“The Cure for AIDS is Kindness….”

The Social Practice of Jessica Lynn Whitbread

My community mother, Darien Taylor, was one of the first women living with HIV to do direct action with AIDS ACTION NOW! in Toronto in the late 80s – she’s seen a lot. Darien said that I was a love warrior, and what I advocate for was people being and feeling loved. Which I guess is different than people being accepted because being loved, feeling sexy, being desired, or getting fucked ultimately come with a sense of feeling good and at a deeper level change our quality of life. I had a conversation with a taxi driver in Johannesburg once who asked me if there was a cure for AIDS, I told him yes – kindness. For many people living with HIV and those who are marginalized by ability, age, class, and so on life really sucks sometime and through my projects such as LOVE POSITIVE WOMEN, Tea Time, and No Pants No Problem I aim to change people’s sense of wellbeing at both the micro and macro levels. I believe that role modeling how to be a good friend, lover, family member or service provider has effects that ripple through our communities. People notice. People feel it. I feel it.

LOVE POSITIVE WOMEN is a holiday/movement/project(s) to celebrate women living with HIV in our communities every year from February 1-14th. Basically, people are asked to do something nice for themselves as women living with HIV and/or their communities as friends. These events/actions/gestures are driven not by donors or grants, but by people who actually just want to do and perhaps feel something nice. There is something like 5000+ individuals and about 125 organizations implementing activities each year (which for me is a little mind blowing organizing such a thing with ZERO budget-ha). Communities are incredibly amazing and creative from dance parties and secret talk show giveaways in India, candle making in Nigeria, quilting in Jamaica and Barbados, soap making for trans women in Puerto Rico to card making in NYC. My heart is full of emotion every February as I’m always inspired by what projects people come up with. Most years I do my own person intervention, which usually includes stitching a banner. In 2015, I stiched one for my sisters in Eastern Europe and Central Asia that said “Любите Позитивные Женщин” and took photos of different people in Jamaica, New York City, and Toronto holding it – these were posted on the LPW social media. Within a few days a copy cat banner was made in Ukraine and posted, and then another, and another all in Russian. It was so amazing to actually experience your work having an impact in real time. In 2018 there were about 15 different LPW projects in the region.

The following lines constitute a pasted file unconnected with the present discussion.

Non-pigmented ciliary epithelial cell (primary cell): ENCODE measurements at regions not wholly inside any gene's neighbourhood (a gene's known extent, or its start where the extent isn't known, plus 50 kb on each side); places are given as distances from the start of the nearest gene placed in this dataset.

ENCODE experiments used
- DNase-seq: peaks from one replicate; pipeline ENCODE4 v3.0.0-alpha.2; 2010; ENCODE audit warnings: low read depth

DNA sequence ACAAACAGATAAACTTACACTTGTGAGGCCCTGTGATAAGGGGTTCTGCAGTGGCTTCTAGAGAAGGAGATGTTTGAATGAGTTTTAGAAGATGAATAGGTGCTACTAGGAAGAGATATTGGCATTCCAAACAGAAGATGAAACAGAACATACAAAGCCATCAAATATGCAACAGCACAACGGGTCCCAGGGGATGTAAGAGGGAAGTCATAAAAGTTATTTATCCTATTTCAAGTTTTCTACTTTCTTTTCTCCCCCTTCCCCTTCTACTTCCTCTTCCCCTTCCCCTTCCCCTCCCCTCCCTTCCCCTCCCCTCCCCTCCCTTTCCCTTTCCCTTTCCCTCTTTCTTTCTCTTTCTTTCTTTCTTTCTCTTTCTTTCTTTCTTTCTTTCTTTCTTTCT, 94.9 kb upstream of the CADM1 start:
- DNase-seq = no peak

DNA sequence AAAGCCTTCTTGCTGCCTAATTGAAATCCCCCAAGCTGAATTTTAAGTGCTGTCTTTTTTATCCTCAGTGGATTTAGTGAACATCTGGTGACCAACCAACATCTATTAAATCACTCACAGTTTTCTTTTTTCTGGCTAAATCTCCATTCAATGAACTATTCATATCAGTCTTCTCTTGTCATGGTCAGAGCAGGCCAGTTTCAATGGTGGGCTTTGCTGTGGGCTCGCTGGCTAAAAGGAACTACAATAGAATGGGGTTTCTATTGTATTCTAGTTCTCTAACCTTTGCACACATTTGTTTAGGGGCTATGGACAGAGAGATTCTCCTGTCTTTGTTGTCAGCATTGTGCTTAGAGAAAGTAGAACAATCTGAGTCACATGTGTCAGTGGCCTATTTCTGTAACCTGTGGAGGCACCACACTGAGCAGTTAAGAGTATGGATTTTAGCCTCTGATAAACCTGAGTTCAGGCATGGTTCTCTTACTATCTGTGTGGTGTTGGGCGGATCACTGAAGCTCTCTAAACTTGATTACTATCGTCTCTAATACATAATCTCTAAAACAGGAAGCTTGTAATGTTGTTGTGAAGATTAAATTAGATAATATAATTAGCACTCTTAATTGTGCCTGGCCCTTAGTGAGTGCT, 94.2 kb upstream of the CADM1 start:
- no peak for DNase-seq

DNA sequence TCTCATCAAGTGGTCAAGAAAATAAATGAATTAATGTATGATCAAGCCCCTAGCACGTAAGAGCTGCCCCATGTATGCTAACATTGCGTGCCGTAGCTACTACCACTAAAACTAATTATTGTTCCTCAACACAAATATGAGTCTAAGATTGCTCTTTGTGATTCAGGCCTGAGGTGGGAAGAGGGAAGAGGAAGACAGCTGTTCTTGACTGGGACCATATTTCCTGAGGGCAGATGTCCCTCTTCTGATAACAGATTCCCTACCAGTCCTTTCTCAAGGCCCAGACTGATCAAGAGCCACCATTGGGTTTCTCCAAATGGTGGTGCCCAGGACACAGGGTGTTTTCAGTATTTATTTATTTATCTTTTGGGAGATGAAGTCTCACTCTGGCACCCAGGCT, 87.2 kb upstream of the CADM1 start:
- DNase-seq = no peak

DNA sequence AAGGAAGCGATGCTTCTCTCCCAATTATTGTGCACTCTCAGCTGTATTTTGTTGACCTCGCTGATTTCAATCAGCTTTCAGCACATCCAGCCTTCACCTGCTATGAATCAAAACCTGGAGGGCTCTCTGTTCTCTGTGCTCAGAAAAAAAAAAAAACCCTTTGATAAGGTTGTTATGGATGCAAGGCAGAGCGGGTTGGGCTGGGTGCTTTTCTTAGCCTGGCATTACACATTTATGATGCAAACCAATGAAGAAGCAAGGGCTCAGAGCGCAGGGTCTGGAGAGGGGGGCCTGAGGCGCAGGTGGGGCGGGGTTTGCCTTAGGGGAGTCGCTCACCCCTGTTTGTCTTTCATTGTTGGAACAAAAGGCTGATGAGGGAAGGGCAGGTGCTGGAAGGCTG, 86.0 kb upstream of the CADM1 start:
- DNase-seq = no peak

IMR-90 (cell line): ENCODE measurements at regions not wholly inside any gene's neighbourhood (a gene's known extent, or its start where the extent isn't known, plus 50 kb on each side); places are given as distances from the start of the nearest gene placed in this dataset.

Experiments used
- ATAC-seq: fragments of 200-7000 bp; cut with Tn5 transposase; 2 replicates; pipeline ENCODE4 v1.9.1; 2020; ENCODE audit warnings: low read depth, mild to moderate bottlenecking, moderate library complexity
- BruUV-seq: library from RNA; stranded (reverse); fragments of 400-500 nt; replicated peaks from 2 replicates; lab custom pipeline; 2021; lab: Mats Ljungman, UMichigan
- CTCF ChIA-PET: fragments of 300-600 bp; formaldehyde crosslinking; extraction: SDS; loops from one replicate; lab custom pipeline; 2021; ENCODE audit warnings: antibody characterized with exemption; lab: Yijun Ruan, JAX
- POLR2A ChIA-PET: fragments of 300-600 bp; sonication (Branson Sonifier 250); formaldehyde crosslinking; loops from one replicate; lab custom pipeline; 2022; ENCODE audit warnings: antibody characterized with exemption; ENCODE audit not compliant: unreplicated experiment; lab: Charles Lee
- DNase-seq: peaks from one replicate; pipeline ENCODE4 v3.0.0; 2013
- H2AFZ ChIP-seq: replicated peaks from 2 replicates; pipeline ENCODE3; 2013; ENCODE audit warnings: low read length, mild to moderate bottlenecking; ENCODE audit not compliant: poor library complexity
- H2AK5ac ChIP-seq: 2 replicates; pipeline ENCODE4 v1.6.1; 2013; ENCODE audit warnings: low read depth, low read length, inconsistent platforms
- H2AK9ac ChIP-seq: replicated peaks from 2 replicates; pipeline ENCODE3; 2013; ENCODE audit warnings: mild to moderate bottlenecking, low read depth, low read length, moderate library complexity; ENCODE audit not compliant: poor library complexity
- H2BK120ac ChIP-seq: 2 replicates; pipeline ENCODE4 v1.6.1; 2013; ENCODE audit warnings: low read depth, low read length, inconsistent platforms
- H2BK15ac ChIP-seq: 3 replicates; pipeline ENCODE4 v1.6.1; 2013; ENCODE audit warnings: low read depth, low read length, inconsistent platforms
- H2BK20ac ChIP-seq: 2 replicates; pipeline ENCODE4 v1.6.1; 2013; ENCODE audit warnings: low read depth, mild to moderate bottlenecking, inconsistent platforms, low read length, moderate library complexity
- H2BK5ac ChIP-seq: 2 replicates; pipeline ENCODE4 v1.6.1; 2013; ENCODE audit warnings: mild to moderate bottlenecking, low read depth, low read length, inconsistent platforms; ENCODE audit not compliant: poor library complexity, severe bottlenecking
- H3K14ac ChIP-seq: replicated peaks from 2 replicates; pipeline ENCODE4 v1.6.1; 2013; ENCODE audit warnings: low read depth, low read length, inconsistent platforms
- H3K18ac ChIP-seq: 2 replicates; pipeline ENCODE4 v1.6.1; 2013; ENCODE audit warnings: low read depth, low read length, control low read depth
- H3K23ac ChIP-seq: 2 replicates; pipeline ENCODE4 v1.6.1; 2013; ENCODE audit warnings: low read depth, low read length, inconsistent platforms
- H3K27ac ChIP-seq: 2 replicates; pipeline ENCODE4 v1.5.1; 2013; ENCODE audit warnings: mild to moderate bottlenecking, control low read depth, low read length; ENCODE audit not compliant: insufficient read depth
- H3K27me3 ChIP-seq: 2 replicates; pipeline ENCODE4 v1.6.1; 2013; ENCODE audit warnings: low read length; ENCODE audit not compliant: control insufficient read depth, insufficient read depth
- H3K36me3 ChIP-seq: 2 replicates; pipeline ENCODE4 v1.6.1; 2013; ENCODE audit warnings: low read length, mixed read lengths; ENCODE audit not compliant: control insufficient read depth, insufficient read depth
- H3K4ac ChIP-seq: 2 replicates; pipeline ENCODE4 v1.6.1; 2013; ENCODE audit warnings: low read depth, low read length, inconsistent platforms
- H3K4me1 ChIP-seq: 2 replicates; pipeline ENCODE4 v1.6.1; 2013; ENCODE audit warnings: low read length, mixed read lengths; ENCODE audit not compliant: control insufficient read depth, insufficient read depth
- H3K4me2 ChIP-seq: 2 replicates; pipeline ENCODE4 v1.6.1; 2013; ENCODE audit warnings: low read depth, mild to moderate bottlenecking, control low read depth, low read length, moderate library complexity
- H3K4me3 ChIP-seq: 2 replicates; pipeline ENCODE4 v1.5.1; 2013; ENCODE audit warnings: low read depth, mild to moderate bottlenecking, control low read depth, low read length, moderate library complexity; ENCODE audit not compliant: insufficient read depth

Another one of my long term projects is No Pants No Problem. NPNP was a way for me as a young 20 year something year old how to exist as a queer, women living with HIV. Which to be honest, with not many role models is a little difficult. It is rare that women living with HIV are ever depicted as sexy, sexual or queer, especially at that time. So what I did was created a world where I (and eventually others) could explore their sexuality and gender without disclosure being a barrier. In this world we all feel a variety of levels of awkwardness dancing in our underwear, but ultimately realize that we didn’t seem to mind too much when we realize that we forgot our pants at the party the night before (true story of a friend of mine). Working with other artists to create the NPNP experience (such as performance artists: Morgan M. Page, Mikiki, Glam Gam, House of Hopelezz, Kia LaBeija), NPNP is a collective practice that, like most things I do, more about the process than the end result. NPNP has been produced on 5 continents ranging from 50 – 1200+ people. I’m not a size queen in this respect.

I like to work on projects that have longevity and eventually are adapted by others to foster community building, but really most of all, people feeling good. At the core of my projects is myself. They are a representation to things that I often need in my life – so have lots of sex and feel loved I guess.


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